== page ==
Fine motor skills involve the controlled movements of the fingers and the hands to carry out tasks. For a child with difficulty in this area, occupational therapy sessions may work on the ability to hold a writing utensil properly, fasten buttons and zippers, or put on socks. This may also include engaging in small manipulation tasks such as stringing beads, transferring coins from palms to fingertips, or manipulating scissors. Visual motor activities often go hand-in-hand as they combine fine motor control with visual perception. Occupational therapy sessions targeting visual motor skills may include activities such as drawing shapes, writing letters, cutting out shapes, completing puzzles, completing mazes and dot-to-dots.

Sensory Integration Activities

Occupational therapy sessions targeting sensory integration are designed to help your child take in, process and respond to sensory information from the environment more efficiently. For example, for a child who is hypersensitive to tactile input, a session may involve encouraging the child to tolerate playing with sand, dirt, or finger paint over time. For a child who seeks out constant movement, a session may involve providing deep pressure input (yoga poses, rock wall, animal walks, etc.) via the proprioceptive system to help this child get the input they are seeking through appropriate means so that they can sit and attend to seated work, stay safe on the playground, or even fall asleep easier at night.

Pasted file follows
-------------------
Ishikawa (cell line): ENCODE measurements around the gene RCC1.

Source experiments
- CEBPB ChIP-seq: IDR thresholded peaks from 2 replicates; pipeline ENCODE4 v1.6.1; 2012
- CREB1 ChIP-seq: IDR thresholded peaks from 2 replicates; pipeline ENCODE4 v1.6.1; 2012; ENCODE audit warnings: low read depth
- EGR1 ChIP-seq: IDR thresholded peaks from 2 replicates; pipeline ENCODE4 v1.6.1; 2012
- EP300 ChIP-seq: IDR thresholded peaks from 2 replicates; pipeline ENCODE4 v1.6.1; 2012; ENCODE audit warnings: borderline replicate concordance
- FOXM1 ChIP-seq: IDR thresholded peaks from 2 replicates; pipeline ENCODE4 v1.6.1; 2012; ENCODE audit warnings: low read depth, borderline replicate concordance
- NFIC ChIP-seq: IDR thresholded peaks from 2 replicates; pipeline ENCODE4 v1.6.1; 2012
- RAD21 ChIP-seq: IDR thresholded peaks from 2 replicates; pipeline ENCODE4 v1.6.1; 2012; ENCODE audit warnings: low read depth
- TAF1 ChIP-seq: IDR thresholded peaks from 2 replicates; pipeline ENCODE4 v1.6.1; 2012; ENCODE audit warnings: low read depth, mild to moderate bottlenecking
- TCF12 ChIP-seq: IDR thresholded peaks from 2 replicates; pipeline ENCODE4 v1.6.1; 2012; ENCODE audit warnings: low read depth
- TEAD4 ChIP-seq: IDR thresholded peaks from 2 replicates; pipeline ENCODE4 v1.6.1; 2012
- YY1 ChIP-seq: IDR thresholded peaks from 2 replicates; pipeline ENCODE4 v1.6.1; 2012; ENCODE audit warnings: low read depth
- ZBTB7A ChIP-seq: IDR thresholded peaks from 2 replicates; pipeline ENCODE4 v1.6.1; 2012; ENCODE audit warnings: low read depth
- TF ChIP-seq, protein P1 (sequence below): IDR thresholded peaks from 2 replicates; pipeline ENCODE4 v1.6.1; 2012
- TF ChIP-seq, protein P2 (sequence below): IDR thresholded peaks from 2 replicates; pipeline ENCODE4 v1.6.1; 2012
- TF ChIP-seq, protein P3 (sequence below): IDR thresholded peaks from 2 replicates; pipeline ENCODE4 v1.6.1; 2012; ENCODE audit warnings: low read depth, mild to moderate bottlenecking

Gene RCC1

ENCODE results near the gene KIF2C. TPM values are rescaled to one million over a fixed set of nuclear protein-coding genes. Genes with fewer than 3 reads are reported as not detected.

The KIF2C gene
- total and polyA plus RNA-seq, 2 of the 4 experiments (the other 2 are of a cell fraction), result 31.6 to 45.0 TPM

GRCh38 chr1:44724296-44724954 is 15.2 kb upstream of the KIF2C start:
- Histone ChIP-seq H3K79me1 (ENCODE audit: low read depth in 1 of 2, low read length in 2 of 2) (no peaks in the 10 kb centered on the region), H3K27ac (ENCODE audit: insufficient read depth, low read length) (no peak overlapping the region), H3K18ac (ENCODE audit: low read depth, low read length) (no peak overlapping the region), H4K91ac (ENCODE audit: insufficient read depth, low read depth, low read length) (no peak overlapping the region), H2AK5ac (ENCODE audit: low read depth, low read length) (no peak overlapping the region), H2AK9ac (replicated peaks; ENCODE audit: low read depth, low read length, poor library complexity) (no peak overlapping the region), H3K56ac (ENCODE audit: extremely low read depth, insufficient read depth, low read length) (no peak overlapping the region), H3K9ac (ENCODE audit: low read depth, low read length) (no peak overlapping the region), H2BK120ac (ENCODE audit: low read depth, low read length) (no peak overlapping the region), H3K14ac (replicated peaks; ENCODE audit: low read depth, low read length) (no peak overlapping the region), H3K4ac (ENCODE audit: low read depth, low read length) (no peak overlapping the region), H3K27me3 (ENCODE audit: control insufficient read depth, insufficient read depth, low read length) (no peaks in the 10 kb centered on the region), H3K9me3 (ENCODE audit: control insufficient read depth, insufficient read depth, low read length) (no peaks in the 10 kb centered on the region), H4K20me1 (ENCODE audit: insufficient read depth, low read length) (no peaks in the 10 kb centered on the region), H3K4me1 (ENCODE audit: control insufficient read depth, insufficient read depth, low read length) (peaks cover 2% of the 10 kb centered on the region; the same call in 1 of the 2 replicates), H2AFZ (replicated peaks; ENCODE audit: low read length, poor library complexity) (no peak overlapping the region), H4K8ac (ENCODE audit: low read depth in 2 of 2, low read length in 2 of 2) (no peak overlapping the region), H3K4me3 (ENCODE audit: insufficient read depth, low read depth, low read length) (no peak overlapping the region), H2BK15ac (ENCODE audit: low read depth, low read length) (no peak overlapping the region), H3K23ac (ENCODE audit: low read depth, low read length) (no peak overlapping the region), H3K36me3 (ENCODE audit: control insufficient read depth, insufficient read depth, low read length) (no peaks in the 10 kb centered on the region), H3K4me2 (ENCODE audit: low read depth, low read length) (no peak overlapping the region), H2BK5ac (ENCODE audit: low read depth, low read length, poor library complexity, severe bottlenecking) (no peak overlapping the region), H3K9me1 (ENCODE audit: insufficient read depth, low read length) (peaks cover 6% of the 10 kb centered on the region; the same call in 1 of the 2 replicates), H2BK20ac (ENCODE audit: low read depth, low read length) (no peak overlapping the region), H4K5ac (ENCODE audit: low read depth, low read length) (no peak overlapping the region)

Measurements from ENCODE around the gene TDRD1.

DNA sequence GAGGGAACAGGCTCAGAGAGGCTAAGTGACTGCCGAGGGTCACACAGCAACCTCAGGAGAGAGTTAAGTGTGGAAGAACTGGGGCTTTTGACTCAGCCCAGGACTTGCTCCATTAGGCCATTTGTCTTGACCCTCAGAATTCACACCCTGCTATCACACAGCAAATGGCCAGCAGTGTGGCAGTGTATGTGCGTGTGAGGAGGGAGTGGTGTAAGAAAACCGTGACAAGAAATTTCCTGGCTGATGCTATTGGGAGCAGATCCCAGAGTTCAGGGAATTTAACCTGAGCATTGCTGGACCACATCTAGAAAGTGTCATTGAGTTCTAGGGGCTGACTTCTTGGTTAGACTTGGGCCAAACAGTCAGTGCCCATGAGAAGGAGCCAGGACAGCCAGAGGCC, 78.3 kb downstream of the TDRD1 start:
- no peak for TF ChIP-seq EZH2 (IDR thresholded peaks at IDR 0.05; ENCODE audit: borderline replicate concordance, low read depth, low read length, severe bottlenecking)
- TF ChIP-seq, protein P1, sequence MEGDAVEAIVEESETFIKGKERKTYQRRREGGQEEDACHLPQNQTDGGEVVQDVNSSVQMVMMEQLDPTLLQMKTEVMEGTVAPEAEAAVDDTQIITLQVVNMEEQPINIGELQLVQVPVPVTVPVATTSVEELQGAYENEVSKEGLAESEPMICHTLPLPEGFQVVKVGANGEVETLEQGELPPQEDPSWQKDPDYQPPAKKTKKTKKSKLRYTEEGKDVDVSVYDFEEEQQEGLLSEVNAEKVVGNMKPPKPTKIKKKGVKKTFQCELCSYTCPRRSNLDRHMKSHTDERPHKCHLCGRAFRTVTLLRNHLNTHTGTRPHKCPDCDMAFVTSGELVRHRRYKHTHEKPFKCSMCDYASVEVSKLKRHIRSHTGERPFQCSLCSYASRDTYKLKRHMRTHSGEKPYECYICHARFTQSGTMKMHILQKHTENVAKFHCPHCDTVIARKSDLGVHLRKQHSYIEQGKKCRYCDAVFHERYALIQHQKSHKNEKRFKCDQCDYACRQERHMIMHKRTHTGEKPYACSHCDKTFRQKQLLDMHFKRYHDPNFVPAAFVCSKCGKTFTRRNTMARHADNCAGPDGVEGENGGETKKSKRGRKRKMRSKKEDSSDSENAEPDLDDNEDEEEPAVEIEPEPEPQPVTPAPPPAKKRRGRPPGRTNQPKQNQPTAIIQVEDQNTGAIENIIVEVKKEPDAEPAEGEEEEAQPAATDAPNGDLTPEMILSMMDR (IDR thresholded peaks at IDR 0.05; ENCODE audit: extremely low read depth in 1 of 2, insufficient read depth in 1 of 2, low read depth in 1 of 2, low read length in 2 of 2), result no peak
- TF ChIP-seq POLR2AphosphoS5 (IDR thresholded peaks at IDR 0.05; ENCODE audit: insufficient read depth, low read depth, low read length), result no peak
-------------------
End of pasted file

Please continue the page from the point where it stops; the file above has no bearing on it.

Executive Functioning Activities

Executive functioning skills are those that help guide our brains to complete tasks. These include skills such as task initiation, planning, organization, problem solving, working memory, and inhibition. In teaching these skills, the occupational therapy will mimic real life tasks to improve the ease at which these tasks are completed. For example, to work on planning and organization, your child’s session may involve planning for and carrying out a long term project with step by step completion, using strategies from the OT to increase adherence. For a child who has trouble with task initiation, a homework routine or contract may be created with the use of auditory and/or visual timers, movement breaks, etc.

Strengthening and Coordination Activities